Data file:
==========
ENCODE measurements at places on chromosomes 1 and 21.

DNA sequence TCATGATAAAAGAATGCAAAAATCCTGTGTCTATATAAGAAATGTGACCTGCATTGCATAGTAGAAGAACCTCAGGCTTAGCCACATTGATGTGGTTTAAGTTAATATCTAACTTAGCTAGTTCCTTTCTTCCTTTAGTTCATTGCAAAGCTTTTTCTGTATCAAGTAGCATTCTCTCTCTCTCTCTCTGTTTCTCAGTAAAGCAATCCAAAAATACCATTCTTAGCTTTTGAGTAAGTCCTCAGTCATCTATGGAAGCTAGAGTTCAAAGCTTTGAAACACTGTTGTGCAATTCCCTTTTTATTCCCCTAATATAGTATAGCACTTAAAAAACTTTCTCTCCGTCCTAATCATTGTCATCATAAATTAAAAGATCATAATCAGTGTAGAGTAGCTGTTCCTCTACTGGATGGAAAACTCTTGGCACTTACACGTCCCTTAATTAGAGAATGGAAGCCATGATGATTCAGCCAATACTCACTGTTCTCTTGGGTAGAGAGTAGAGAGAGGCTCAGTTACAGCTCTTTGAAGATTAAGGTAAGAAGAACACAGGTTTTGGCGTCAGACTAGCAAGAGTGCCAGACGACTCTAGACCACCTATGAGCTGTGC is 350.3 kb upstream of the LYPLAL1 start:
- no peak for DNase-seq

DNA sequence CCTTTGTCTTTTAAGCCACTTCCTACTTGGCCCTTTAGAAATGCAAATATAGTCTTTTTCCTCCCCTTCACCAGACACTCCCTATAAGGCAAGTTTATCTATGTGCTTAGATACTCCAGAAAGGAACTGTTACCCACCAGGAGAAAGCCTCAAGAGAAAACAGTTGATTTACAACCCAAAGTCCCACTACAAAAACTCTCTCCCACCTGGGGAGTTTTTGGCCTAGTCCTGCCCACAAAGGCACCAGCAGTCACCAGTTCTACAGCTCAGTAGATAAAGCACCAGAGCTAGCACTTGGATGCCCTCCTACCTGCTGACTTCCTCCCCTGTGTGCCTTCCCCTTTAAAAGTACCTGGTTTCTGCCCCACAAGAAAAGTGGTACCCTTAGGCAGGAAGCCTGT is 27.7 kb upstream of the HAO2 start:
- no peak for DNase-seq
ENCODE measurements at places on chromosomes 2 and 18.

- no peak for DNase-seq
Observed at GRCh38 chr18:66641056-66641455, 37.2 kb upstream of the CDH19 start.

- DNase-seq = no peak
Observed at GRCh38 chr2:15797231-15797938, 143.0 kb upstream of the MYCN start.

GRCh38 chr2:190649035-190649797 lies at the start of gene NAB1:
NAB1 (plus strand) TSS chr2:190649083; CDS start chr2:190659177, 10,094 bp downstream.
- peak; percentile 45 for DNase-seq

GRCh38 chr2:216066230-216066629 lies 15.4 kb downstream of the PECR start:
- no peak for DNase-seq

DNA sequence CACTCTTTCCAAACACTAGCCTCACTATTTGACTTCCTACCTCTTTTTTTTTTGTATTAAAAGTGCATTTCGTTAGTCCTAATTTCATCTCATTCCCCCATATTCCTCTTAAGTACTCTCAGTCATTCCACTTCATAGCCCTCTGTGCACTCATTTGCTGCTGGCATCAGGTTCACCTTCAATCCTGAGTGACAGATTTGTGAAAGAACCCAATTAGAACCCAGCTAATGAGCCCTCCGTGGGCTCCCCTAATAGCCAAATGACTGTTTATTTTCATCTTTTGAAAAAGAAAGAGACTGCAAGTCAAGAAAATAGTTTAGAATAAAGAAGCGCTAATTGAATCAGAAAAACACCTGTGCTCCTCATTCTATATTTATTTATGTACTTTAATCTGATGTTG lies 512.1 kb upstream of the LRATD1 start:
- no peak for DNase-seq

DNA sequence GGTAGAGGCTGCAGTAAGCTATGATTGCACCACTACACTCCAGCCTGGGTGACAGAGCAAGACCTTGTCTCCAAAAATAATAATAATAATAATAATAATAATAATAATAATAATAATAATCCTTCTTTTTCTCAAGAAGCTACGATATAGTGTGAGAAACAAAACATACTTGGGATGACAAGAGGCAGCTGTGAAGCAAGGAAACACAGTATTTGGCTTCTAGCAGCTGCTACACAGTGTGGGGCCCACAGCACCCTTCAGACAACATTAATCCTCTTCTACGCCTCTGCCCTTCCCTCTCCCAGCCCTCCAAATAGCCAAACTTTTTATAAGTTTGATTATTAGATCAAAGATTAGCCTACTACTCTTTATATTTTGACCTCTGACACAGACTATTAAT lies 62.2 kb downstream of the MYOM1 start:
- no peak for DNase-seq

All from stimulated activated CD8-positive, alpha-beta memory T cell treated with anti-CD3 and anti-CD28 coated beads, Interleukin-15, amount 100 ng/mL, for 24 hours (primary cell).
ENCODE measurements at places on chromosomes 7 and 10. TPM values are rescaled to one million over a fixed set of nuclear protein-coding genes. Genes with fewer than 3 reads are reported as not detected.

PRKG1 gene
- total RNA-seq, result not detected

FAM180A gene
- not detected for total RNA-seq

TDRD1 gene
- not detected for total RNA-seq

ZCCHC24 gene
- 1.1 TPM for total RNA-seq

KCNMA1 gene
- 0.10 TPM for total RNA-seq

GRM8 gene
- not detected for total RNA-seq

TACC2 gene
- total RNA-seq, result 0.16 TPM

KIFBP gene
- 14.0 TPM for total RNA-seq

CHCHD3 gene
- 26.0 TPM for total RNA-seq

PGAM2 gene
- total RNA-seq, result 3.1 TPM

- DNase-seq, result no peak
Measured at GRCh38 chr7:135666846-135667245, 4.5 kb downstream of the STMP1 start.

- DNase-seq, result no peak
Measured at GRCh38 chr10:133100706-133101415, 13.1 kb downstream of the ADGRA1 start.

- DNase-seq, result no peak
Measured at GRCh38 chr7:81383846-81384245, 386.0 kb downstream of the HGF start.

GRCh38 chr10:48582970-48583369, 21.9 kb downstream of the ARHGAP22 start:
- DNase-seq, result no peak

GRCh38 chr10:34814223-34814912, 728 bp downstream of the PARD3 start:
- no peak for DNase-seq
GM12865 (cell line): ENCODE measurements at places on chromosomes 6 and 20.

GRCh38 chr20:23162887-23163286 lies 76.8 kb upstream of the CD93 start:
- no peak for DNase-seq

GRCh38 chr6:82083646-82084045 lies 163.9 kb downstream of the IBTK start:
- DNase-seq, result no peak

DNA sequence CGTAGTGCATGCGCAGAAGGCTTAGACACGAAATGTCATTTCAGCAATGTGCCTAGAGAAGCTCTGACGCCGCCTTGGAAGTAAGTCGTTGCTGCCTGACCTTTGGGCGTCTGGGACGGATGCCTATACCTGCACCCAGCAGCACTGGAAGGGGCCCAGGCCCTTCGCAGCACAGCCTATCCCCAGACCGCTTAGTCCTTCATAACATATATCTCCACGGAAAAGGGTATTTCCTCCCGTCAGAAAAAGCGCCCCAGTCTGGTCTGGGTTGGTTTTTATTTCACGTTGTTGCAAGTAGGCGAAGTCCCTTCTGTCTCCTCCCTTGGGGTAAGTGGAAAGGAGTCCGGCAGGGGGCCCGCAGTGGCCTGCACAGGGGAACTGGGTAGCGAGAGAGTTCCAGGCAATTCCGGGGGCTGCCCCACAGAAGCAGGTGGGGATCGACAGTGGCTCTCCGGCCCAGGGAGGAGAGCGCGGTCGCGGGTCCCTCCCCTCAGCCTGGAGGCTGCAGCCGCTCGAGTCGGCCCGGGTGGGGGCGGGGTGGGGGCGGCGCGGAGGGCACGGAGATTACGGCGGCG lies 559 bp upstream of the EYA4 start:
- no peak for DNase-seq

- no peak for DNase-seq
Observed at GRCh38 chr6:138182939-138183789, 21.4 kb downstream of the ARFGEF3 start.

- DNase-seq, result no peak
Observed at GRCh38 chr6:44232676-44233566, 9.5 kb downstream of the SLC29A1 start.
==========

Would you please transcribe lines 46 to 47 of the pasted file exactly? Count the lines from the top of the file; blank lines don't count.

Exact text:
- DNase-seq, result no peak
Measured at GRCh38 chr7:81383846-81384245, 386.0 kb downstream of the HGF start.